When all the world was crashing down around the commodities market, bankruptcy was being priced into the future of the world's biggest gold miner, Barrick Gold (NYSE: ABX). Having embarked on a decade's worth of massive acquisitions, it was saddled with debt, rising expenses, and falling prices. Its stock price cratered to just $6 per share, and the potential for defaulting on its debt seemed great.
Yet Barrick Gold is one of the best in the business, and its all-in sustaining costs of less than $800 per ounce is among the lowest giving it special ability to generate high cash margins. It may have reacted slowly and late to the crisis, but a serious cost-cutting program has allowed it to recover with its stock doubling in value this year.
The worst seems to be behind it, so we've asked three of our contributors where they expect Barrick Gold to be tens years from now.
A lean, mean, cash flow-producing machine
Matt DiLallo: Barrick Gold spent much of the past decade buying and building its way to the top of the gold market. In fact, it currently holds the crown as the world's largest gold producer. However, that ascension came at a steep price, with the company issuing billions of dollars in new shares and debt to grow output. Unfortunately, that growth has done nothing but destroy shareholder value:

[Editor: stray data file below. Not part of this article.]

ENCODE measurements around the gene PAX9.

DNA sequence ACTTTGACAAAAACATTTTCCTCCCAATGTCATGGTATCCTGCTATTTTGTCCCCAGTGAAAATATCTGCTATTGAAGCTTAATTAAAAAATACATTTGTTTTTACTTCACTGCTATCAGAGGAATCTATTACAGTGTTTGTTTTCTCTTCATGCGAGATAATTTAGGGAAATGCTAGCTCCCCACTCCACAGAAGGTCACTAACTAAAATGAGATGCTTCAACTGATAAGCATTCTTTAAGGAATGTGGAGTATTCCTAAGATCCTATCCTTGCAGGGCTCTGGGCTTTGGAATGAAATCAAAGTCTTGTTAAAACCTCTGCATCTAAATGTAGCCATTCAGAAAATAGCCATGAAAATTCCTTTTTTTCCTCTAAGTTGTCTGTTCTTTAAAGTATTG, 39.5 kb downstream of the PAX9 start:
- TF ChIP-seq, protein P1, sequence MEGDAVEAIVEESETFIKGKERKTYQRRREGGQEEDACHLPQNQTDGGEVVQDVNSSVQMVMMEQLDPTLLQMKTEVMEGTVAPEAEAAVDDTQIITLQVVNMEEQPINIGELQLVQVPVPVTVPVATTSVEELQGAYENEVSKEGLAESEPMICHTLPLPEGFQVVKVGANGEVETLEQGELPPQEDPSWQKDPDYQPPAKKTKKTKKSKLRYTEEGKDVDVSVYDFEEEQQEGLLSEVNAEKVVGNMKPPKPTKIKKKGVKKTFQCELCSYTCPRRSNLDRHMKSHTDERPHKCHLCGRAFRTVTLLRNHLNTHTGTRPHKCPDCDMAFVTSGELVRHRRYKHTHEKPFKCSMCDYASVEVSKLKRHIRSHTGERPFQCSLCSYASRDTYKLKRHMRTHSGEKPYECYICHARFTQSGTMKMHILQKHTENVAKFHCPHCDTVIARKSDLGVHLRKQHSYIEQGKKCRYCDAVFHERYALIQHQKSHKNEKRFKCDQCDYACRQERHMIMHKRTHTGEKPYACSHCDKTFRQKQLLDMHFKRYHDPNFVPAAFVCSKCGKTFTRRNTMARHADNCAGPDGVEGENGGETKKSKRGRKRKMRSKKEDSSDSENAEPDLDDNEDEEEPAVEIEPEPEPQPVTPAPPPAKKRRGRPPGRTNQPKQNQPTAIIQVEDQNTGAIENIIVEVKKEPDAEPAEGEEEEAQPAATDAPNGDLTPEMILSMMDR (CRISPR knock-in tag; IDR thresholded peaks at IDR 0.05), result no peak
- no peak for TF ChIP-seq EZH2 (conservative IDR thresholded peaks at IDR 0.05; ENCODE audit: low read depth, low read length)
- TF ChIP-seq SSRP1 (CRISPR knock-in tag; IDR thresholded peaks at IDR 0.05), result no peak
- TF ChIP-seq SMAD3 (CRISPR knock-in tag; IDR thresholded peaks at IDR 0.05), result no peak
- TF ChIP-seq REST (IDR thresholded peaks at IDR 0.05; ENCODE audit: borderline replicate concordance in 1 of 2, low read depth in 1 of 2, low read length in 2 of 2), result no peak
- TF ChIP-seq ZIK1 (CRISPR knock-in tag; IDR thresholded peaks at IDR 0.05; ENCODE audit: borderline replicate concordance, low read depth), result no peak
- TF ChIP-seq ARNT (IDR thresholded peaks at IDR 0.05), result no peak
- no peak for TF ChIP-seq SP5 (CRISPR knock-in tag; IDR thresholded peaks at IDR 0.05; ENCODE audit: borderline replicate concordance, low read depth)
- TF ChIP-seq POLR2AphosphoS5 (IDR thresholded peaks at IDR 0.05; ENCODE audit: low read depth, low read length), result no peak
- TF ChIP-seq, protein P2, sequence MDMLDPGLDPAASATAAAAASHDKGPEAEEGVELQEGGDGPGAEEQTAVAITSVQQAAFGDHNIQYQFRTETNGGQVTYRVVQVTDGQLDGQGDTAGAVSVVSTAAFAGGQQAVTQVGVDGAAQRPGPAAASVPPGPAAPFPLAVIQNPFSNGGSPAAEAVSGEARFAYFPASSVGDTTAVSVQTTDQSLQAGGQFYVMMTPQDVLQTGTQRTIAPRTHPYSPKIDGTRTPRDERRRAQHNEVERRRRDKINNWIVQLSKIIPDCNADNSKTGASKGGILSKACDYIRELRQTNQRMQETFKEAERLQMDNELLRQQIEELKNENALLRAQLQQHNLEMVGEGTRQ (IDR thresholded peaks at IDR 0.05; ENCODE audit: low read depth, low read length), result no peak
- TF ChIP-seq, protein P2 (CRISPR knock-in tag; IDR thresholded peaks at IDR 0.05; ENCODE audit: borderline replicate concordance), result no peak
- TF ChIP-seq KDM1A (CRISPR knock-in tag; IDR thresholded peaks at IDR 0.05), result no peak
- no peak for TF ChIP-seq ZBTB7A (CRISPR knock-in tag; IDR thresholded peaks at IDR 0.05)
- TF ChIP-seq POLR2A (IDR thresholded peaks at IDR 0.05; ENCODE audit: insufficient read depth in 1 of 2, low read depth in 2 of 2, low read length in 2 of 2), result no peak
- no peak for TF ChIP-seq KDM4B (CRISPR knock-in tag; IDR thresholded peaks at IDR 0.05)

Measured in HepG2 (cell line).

Clearly, the strategy of growing for the sake of growth did not pay off. That's why Barrick Gold is shifting its focus away from expanding gold output and instead focusing on increasing its free cash flow on a per share basis. To achieve that aim, the company plans to concentrate on three things: owning the best gold assets, operating at the lowest possible costs, and effectively becoming debt free. In doing so, the company will be agnostic on the price of gold, allowing it can generate substantial cash flow in any environment.
This plan suggests that the Barrick Gold of tomorrow will be a much leaner company that's focused on creating lasting shareholder value. Further, given its free cash flow focus and plans for a pristine balance sheet, Barrick has the potential to be an outstanding dividend stock.
Smaller, but better
Rich Duprey: Willy-nilly growth is fine when the market is bullish, but a company has to be ready for when the lean times come, too. But Barrick Gold acted as though the good times would never end, and as Matt shows, it hit the miner hard when the cycle reversed.
Like many of its peers, Barrick was forced to sell off non-core assets to rein in expenses, but the downturn created a situation that was once unthinkable: also selling off core assets. Others in the industry are now doing it, too, showing just how poorly gold miners planned for the future, but Barrick Gold is considering the sale of its biggest asset, the massive -- but stalled -- Pascua-Lama gold mine in the Andes mountains.
Straddling both Argentina and Chile, Pascua-Lama is estimated to have 15.4 million ounces of gold reserves and more than 674 million ounces of contained silver. But the $8.5 billion project has run afoul of environmental concerns and worries of the local indigenous peoples, and sits in mothballs, making it uneconomical to carry.
Barrick is also considering selling Veladero, one of the richest gold mines in Argentina, and indeed all the world, but whose operations have been temporarily suspended, also due to environmental issues.